Not that I think Edward Scheidt and James Sanborn had any predictive ability but here is a brief wikihistory of what happened in 1997 on the off chance that it inspires someone to make some progress.

  • January 9 – Yachtsman Tony Bullimore is found alive, 5 days after his boat capsized in the Southern Ocean.
  • January 17 – A Delta II rocket carrying a military GPS payload explodes, shortly after liftoff from Cape Canaveral.
  • January 18 – In northwest Rwanda, Hutu militia members kill 3 Spanish aid workers, 3 soldiers, and seriously wound another.
  • January 19 – Yasser Arafat returns to Hebron after more than 30 years, and joins celebrations over the handover of the last Israeli-controlled West Bank city.
  • January 20 – U.S. President Bill Clinton is inaugurated for his second term.
  • January 22 – Madeleine Albright becomes the first female Secretary of State, after confirmation by the United States Senate.
  • January 23 – Mir Aimal Kasi is sentenced to death for a 1993 assault rifle attack outside CIA headquarters that killed 2 and wounded 3.
  • January 26 – Super Bowl XXXI: The Green Bay Packers win the NFL Championship for the first time since 1967, defeating the New England Patriots 35-21 at the Louisiana Superdome in New Orleans, Louisiana.
  • January 27 – It is revealed that French museums had nearly 2,000 pieces of art that had been stolen by Nazis.
  • February 4 – On their way to Lebanon, 2 Israeli troop-transport helicopters collide, killing 73.
  • February 4 – After at first contesting the results, Serbian President Slobodan Milošević recognizes opposition victories in the November 1996 elections.
  • February 4 – British Home Secretary Michael Howard informs Moors Murderer Myra Hindley that she will never be released from prison. Mr. Howard has made the decision in agreement with a recommendation made by his predecessor David Waddington in 1990.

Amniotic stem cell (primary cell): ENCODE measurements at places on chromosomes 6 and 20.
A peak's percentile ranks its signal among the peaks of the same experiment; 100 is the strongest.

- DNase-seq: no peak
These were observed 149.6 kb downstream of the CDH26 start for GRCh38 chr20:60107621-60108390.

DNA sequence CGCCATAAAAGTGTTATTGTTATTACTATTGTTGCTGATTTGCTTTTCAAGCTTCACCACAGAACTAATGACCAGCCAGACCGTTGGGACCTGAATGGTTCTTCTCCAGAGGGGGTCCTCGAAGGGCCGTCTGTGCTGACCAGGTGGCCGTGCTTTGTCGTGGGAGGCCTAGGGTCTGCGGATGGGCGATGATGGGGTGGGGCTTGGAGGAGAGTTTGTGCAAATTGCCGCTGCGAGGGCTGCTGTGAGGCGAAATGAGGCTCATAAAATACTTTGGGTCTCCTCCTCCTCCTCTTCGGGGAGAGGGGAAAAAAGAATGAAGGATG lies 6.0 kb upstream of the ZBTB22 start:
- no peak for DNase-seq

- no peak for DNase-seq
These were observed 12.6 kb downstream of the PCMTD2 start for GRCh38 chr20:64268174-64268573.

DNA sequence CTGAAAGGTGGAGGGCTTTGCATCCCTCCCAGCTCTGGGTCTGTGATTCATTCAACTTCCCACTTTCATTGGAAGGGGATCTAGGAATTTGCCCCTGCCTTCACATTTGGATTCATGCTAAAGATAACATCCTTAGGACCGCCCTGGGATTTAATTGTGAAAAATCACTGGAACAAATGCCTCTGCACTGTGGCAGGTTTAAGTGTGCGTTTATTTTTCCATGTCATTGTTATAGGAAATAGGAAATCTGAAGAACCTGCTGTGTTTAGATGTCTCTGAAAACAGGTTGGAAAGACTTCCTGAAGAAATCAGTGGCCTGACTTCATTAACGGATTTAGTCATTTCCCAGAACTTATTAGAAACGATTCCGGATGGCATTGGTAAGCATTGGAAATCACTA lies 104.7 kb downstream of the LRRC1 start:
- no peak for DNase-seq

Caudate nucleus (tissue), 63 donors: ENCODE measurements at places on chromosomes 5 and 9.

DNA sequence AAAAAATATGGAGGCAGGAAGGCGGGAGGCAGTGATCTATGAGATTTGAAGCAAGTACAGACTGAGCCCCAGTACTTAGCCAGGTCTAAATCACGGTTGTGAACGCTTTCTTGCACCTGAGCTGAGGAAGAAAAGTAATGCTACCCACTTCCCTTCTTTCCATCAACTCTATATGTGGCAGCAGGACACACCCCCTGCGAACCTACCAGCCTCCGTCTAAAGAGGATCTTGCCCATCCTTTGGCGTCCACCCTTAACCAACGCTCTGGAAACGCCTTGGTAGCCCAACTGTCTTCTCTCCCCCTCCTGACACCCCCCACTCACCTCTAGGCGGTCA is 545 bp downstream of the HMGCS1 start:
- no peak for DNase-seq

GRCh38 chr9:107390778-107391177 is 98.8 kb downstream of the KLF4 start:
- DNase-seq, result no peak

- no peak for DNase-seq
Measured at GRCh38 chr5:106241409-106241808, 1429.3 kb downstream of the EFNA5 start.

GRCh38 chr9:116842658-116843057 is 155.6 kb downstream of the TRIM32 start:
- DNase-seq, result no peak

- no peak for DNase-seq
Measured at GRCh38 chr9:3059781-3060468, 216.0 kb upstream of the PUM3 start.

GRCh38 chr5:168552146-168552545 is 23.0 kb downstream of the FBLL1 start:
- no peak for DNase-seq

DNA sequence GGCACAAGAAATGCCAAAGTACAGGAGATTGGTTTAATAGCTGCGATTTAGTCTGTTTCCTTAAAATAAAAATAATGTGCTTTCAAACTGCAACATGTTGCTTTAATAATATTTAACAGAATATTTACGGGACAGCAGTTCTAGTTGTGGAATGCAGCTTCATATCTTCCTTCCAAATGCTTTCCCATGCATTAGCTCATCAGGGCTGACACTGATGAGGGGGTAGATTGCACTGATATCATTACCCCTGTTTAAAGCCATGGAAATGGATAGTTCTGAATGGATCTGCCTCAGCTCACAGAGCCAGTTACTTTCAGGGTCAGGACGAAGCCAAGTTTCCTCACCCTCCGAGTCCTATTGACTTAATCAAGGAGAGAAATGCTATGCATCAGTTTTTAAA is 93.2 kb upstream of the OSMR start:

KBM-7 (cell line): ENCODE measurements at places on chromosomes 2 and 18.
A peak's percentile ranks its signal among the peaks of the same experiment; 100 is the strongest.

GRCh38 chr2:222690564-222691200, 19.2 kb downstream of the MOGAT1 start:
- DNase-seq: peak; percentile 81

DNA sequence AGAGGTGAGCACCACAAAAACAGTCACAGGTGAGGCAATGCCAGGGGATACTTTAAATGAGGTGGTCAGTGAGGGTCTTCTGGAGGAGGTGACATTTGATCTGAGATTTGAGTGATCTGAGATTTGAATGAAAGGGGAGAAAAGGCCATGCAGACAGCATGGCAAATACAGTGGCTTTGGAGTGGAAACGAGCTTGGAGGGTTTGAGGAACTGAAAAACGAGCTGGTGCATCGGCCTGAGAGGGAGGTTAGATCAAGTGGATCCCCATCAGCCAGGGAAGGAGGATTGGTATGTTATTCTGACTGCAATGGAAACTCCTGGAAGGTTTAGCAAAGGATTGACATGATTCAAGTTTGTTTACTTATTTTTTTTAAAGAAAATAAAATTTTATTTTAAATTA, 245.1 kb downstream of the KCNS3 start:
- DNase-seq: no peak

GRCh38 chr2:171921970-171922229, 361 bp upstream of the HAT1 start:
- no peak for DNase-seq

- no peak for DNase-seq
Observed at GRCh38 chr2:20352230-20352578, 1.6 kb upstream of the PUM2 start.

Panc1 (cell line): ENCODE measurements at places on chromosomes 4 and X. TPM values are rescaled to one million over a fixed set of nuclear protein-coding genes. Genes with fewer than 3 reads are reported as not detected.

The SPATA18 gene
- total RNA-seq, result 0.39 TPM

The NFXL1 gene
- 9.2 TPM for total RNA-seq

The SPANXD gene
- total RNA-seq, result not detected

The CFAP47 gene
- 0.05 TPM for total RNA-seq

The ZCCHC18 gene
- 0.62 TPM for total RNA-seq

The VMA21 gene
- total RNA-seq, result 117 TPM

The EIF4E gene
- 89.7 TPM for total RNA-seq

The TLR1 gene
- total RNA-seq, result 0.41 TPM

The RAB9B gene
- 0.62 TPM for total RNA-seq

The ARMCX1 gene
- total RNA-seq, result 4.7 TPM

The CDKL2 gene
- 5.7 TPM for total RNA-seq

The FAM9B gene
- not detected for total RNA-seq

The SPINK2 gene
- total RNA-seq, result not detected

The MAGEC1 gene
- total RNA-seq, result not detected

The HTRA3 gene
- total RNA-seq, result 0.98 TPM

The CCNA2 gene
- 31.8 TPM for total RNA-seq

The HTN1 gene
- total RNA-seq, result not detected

• February 5 – The so-called “Big Three” banks in Switzerland announce the creation of a $71 million fund to aid Holocaust survivors and their families.
  • February 5 – Morgan Stanley and Dean Witter Reynolds investment banks announce a $10 billion merger.
  • February 10 – The United States Army suspends Sgt. Major Gene C. McKinney, its top-ranking enlisted soldier, after hearing allegations of sexual misconduct.
  • February 10 – Sandline affair: Australian newspapers publish stories that the government of Papua New Guinea has brought mercenaries onto Bougainville Island.
  • February 13 – STS-82: Tune-up and repair work on the Hubble Space Telescope is started by astronauts from Space Shuttle Discovery.
  • February 13 – The Dow Jones Industrial Average closes above 7,000 for the first time, gaining 60.81 to 7,022.44.
  • February 22 – In Roslin, Scotland, scientists announce that an adult sheep named Dolly had been successfully cloned, and was born in July 1996.
  • February 23 – A small fire occurs on the Russian space station Mir.
  • February 28 – The North Hollywood shootout takes place between 2 heavily armed bank robbers and officers of the Los Angeles Police Department.
  • March 4 – U.S. President Bill Clinton bars federal funding for any research on human cloning.
  • March 6 – Pablo Picasso’s Tête de Femme is stolen from a London gallery (recovered a week later).
  • March 6 – In Sri Lanka, Tamil Tigers overrun a military base and kill more than 200.
  • March 9 – Rapper Notorious BIG is killed in a drive-by shooting.
  • March 11 – An explosion at the Tokaimura nuclear waste reprocessing plant in Japan exposes 35 workers to low-level radioactive contamination, in the worst nuclear accident in Japan’s history.
  • March 13 – India’s Missionaries of Charity chooses Sister Nirmala to succeed Mother Teresa as its leader.
  • March 13 – The National People’s Congress of the People’s Republic of China creates a new Chongqing Municipality, out of part of Sichuan.
  • March 13 – The Phoenix Lights are seen over Phoenix, AZ.